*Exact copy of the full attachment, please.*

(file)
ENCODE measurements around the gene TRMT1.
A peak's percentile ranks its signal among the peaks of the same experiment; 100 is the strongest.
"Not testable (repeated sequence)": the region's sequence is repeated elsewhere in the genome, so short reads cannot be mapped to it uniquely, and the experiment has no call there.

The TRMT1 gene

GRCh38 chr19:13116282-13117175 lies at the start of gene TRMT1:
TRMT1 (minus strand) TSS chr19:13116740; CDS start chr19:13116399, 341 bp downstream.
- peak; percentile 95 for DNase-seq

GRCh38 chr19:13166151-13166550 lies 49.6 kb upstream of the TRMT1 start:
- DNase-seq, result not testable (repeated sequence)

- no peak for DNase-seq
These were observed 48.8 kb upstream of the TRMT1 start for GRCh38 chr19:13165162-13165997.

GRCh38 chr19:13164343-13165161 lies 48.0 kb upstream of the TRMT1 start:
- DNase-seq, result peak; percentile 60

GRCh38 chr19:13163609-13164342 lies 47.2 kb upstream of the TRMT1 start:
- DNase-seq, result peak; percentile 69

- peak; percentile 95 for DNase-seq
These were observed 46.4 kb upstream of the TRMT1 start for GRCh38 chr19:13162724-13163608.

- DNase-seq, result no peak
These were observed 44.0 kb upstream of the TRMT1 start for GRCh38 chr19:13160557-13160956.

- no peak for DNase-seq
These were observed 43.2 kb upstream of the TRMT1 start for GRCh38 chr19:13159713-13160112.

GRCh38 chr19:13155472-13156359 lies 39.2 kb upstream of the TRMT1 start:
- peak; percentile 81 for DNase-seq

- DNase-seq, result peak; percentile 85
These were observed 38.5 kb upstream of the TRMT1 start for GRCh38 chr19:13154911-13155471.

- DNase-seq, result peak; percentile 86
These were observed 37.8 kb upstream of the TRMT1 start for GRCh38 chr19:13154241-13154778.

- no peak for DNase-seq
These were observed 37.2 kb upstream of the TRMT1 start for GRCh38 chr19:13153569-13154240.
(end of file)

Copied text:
ENCODE measurements around the gene TRMT1.
A peak's percentile ranks its signal among the peaks of the same experiment; 100 is the strongest.
"Not testable (repeated sequence)": the region's sequence is repeated elsewhere in the genome, so short reads cannot be mapped to it uniquely, and the experiment has no call there.

The TRMT1 gene

GRCh38 chr19:13116282-13117175 lies at the start of gene TRMT1:
TRMT1 (minus strand) TSS chr19:13116740; CDS start chr19:13116399, 341 bp downstream.
- peak; percentile 95 for DNase-seq

GRCh38 chr19:13166151-13166550 lies 49.6 kb upstream of the TRMT1 start:
- DNase-seq, result not testable (repeated sequence)

- no peak for DNase-seq
These were observed 48.8 kb upstream of the TRMT1 start for GRCh38 chr19:13165162-13165997.

GRCh38 chr19:13164343-13165161 lies 48.0 kb upstream of the TRMT1 start:
- DNase-seq, result peak; percentile 60

GRCh38 chr19:13163609-13164342 lies 47.2 kb upstream of the TRMT1 start:
- DNase-seq, result peak; percentile 69

- peak; percentile 95 for DNase-seq
These were observed 46.4 kb upstream of the TRMT1 start for GRCh38 chr19:13162724-13163608.

- DNase-seq, result no peak
These were observed 44.0 kb upstream of the TRMT1 start for GRCh38 chr19:13160557-13160956.

- no peak for DNase-seq
These were observed 43.2 kb upstream of the TRMT1 start for GRCh38 chr19:13159713-13160112.

GRCh38 chr19:13155472-13156359 lies 39.2 kb upstream of the TRMT1 start:
- peak; percentile 81 for DNase-seq

- DNase-seq, result peak; percentile 85
These were observed 38.5 kb upstream of the TRMT1 start for GRCh38 chr19:13154911-13155471.

- DNase-seq, result peak; percentile 86
These were observed 37.8 kb upstream of the TRMT1 start for GRCh38 chr19:13154241-13154778.

- no peak for DNase-seq
These were observed 37.2 kb upstream of the TRMT1 start for GRCh38 chr19:13153569-13154240.